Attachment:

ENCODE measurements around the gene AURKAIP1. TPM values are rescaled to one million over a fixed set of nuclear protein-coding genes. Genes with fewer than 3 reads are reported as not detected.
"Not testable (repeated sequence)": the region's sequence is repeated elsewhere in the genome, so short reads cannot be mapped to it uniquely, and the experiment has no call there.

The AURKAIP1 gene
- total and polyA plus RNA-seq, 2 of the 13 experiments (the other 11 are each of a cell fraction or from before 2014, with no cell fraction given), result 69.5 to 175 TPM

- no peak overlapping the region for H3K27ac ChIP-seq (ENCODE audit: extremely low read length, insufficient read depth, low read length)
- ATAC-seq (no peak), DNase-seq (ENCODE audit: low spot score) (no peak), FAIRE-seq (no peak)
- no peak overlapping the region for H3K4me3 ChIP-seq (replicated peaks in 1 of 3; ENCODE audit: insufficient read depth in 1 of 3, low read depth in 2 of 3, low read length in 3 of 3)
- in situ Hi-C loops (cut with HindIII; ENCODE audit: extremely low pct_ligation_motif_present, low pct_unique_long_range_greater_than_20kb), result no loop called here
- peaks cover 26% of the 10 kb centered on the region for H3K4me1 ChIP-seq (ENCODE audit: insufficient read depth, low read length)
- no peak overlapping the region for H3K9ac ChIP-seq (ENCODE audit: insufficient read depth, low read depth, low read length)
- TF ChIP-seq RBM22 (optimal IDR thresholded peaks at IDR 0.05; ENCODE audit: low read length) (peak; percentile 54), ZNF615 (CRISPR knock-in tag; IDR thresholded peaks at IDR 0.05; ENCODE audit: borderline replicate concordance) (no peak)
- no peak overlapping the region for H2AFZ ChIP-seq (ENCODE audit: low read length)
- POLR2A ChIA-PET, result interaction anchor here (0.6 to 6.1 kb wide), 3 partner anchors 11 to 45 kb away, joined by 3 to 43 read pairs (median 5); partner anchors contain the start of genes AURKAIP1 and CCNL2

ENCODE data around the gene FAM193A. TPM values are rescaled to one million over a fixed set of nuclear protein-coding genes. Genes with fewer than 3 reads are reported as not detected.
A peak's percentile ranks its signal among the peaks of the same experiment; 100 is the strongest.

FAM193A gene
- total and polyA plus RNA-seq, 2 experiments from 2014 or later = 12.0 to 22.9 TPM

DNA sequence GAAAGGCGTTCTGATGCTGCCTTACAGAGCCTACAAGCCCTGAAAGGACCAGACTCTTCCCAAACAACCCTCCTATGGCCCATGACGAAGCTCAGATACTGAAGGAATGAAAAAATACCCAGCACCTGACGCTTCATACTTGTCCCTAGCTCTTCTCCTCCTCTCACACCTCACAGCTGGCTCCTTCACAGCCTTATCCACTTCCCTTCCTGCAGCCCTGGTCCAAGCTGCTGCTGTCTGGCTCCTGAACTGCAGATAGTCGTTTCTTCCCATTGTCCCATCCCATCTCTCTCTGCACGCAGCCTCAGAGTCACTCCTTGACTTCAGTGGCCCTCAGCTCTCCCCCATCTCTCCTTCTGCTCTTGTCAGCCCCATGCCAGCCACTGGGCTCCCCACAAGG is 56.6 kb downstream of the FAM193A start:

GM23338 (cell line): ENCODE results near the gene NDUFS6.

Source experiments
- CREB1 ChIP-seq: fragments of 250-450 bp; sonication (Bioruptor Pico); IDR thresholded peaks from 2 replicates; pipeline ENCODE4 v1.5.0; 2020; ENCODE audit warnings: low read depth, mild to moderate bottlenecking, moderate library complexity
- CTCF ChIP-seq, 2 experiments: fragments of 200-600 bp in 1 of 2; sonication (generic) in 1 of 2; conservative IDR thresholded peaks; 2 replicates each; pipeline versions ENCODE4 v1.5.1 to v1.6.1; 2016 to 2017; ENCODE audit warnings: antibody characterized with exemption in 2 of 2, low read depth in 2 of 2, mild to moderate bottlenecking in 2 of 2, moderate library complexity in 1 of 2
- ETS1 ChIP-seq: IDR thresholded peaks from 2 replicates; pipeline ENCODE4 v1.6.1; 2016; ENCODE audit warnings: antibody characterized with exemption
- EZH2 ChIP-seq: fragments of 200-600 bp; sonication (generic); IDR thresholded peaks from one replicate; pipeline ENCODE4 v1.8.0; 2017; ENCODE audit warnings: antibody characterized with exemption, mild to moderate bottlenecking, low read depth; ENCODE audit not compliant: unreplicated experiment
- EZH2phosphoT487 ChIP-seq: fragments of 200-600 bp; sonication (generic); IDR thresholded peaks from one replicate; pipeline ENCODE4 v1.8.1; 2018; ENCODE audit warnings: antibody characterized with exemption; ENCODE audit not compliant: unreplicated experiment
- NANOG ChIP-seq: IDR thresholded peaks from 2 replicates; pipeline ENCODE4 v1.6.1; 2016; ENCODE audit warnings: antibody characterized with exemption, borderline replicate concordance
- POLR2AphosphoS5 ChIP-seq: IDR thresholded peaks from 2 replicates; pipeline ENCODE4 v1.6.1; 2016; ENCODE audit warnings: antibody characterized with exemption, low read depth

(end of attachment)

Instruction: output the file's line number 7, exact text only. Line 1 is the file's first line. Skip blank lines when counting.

- no peak overlapping the region for H3K4me3 ChIP-seq (replicated peaks in 1 of 3; ENCODE audit: insufficient read depth in 1 of 3, low read depth in 2 of 3, low read length in 3 of 3)